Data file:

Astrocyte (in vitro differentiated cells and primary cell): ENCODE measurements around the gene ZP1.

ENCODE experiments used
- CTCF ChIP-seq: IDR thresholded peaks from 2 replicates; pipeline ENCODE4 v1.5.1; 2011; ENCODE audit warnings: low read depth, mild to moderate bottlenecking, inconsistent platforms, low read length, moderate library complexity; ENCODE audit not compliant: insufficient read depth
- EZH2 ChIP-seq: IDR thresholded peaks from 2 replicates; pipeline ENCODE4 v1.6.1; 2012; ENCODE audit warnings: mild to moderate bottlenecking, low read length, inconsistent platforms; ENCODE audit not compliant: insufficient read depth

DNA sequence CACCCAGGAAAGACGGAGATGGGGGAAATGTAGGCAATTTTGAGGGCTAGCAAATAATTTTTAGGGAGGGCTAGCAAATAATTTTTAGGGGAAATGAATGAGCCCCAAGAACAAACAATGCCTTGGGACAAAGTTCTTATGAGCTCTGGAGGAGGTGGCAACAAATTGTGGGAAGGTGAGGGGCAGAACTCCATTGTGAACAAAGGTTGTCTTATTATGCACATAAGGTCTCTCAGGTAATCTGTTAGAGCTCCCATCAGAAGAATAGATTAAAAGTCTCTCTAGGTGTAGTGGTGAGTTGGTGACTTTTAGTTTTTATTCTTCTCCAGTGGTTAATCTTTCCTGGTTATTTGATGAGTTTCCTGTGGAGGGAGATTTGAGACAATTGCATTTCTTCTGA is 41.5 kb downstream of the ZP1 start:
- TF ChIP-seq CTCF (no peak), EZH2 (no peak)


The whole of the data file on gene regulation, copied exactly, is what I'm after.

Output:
Astrocyte (in vitro differentiated cells and primary cell): ENCODE measurements around the gene ZP1.

ENCODE experiments used
- CTCF ChIP-seq: IDR thresholded peaks from 2 replicates; pipeline ENCODE4 v1.5.1; 2011; ENCODE audit warnings: low read depth, mild to moderate bottlenecking, inconsistent platforms, low read length, moderate library complexity; ENCODE audit not compliant: insufficient read depth
- EZH2 ChIP-seq: IDR thresholded peaks from 2 replicates; pipeline ENCODE4 v1.6.1; 2012; ENCODE audit warnings: mild to moderate bottlenecking, low read length, inconsistent platforms; ENCODE audit not compliant: insufficient read depth

DNA sequence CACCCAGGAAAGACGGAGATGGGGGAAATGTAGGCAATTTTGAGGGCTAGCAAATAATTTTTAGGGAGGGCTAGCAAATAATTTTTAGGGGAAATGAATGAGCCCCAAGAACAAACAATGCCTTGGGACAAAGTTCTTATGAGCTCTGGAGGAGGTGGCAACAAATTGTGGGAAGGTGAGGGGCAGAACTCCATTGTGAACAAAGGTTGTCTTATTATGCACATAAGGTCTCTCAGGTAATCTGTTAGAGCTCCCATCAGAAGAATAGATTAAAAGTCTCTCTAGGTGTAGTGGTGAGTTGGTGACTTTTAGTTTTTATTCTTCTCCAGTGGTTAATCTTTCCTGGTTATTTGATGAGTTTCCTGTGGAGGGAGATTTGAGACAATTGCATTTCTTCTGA is 41.5 kb downstream of the ZP1 start:
- TF ChIP-seq CTCF (no peak), EZH2 (no peak)